You, Your Vet, and the National Animal Identification System

Recently, horse owners have been hearing a lot about animal identification and microchipping. As many already know, the USDA has, for the past four years, been developing and implementing the voluntary National Animal Identification System (NAIS) in order to rapidly trace an animal disease to its source (the goal is 48-hour traceback). Only production livestock and some horses are included in the focus of this system. Those horses that move frequently off their main premises (base farm or stable) and are commingled with horses from other locations are of primary interest due to the greater potential of disease spread.

The NAIS consists of three phases: Premises registration, animal identification, and tracing. Each is voluntary at the federal level. Many boarding facilities and stables already have premises registration numbers. In late 2007 the second phase for horse owners, an NAIS-compliant injectable transponder (microchip), was approved by the USDA. The injectable transponder utilizes radiofrequency (RF) technology and is encoded with the NAIS animal ID code. This code, referred to as the Animal Identification Number (AIN), is a national numbering standard for the identification of individual animals. Such standards with the incorporation of RF technology will support animal health programs and all other activities associated with the equine industry, including domestic and international movement of horses.

Requirements for the NAIS-compliant transponder follow the recommendation of the Equine Species Working Group, including the International Organization of Standards (ISO) 11784 and 11785 for radiofrequency identification. The transponder, when read, gives the AIN, a unique 15-digit number starting with 840. The number, 840, is the country code for the United States. The remaining digits provide the unique identification code for each horse. Only ISO-compliant transponders, which are manufactured by Destron Fearing, are NAIS-compliant, but horses previously implanted with other transponders, including the 125 kHz microchips, will be grandfathered into NAIS. The NAIS- compliant transponders were made available early this year through AIN device managers.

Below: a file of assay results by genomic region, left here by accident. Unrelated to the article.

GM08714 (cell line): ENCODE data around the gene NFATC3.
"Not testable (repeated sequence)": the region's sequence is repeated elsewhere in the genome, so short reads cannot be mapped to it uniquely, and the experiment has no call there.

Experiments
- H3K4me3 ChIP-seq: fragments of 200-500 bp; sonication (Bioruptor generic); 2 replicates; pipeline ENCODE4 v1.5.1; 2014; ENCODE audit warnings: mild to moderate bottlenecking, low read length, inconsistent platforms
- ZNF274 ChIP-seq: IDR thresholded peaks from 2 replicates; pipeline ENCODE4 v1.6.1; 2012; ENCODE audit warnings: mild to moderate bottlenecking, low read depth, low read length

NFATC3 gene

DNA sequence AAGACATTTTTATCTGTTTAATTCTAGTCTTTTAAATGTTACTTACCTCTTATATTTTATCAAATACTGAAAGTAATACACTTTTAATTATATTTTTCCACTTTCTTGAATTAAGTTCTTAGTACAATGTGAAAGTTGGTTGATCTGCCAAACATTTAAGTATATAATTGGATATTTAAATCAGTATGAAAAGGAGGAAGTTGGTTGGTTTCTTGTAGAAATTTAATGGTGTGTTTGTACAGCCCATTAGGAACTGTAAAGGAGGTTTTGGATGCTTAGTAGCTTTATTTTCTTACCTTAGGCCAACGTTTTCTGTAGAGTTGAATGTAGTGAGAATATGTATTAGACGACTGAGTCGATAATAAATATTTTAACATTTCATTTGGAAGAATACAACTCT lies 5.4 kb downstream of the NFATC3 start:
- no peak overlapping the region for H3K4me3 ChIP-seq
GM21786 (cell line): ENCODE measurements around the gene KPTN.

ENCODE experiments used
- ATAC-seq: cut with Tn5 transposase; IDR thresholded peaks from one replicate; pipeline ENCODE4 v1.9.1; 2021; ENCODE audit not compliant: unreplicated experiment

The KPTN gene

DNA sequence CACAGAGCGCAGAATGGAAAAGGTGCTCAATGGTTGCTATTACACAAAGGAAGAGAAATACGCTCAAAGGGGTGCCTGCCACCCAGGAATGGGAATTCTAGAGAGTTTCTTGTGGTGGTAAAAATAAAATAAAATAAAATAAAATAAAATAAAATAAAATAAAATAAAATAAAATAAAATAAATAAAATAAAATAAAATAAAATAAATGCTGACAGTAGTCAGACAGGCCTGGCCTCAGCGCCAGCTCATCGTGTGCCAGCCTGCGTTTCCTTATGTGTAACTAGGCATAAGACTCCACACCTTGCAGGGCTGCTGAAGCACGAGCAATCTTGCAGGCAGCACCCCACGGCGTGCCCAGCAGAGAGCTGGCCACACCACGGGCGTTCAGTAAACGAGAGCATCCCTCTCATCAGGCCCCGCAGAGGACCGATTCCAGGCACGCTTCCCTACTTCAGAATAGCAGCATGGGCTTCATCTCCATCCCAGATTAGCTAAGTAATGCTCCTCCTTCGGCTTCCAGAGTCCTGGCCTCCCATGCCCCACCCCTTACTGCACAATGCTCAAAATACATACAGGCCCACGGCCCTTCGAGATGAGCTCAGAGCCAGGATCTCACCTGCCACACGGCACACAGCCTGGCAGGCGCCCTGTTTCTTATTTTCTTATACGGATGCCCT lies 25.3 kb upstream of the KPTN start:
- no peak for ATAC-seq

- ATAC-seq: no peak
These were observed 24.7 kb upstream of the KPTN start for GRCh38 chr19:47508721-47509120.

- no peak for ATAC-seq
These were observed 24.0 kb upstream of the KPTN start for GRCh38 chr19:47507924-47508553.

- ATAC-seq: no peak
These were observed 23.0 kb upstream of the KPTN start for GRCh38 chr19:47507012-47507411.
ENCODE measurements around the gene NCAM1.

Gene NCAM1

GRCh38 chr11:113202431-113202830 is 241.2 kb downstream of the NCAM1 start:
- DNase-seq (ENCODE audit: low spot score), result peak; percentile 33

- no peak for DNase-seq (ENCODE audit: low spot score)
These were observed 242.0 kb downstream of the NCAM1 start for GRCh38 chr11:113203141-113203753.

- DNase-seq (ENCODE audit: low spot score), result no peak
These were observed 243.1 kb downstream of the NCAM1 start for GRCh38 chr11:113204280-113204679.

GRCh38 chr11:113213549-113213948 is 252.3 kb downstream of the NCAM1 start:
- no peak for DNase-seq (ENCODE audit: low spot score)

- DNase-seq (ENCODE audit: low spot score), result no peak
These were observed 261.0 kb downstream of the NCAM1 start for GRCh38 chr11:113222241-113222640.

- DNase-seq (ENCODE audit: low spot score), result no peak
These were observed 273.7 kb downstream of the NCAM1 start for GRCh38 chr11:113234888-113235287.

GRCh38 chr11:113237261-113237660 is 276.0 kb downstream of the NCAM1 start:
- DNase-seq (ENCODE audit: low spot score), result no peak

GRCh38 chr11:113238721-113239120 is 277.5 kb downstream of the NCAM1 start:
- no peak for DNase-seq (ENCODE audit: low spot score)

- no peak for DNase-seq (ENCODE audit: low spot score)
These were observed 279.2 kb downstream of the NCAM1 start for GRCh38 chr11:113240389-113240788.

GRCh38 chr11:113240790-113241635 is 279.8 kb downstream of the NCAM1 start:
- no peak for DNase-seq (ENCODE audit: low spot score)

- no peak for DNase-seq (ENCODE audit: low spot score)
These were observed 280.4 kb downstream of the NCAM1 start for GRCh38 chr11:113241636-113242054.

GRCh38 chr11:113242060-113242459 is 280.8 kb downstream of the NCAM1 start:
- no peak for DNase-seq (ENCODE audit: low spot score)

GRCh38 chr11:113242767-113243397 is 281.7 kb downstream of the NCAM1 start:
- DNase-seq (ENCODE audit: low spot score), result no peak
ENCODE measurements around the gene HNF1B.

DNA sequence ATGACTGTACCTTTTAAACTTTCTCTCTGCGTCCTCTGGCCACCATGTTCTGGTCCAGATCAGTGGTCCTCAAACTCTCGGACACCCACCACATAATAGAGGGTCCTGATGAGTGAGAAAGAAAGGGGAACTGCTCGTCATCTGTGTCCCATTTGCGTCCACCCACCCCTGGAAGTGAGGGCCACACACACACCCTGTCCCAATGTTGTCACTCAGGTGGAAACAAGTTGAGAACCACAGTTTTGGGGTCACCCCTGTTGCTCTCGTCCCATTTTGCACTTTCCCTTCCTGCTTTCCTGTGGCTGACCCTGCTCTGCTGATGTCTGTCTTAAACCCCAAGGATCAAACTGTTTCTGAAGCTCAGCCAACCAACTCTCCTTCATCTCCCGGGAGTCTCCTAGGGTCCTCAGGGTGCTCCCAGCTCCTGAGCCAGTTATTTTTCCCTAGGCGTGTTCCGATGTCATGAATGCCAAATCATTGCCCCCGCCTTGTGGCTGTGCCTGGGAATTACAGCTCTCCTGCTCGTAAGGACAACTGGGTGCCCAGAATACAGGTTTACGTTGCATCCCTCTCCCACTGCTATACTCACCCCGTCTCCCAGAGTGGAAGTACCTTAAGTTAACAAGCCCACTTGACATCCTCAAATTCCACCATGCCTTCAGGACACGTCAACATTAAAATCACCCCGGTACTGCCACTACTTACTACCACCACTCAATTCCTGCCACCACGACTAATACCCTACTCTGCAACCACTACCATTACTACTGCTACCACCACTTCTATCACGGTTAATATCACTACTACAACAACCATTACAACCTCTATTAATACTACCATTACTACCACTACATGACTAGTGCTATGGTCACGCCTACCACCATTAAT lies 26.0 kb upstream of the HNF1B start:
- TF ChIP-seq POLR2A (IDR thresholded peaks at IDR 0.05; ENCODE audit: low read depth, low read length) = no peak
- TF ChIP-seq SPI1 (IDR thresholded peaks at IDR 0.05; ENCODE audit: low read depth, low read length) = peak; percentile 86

If a veterinarian chooses to be an AIN device manager, he or she will be responsible for reporting the AIN encoded in the transponder to the AIN management system maintained by USDA. Some breed registries may also choose to distribute the chips to premises as part of the foal registration process. In this event, the breed registry that provides the AIN device to a breeder's premises will be responsible for reporting the AIN distribution record. Before the AIN injectable transponders can be obtained and implanted, the premises where the horse is located must have a premises identification number. The premises number can be obtained by filling out a simple form available from the state veterinarian's office or from the department of agriculture in the state where the premises is located. Information is also available by going to USDA.gov/nais.

While NAIS is a voluntary program, the use of the premises identification number and the animal identification number on Certificates of Veterinary Inspection (CVI) and EIA (Coggins) tests will greatly enhance the ability to trace horses timely when there is a disease of concern.

As we have seen recently with equine influenza in Australia and equine herpesvirus myeloencephalopathy (EHM, also known as neurologic EHV-1) in the United States, an animal disease outbreak can restrict horse movements, sales, shows, and commerce. The NAIS is the best and most modern way to quickly control and limit the spread of a disease. So far, over 430,000 premises in the United States have been registered, and many premises owners are choosing to participate in the animal identification component of NAIS. Additional information about what NAIS offers horse owners can be obtained by going to EquineSpeciesWorkingGroup.com or by visiting the NAIS Web site. Registering your premises is fast and easy. We encourage you to get the facts and make the decision to sign up today.

By Tim Cordes, DVM, senior staff veterinarian for Equine Programs and national coordinator for Equine Diseases in the USDA's Animal and Plant Health Inspection Service Veterinary Services; and Neil E. Hammerschmidt, the Veterinary Services programs NAIS coordinator and staff liaison to the Equine Species Working Group.

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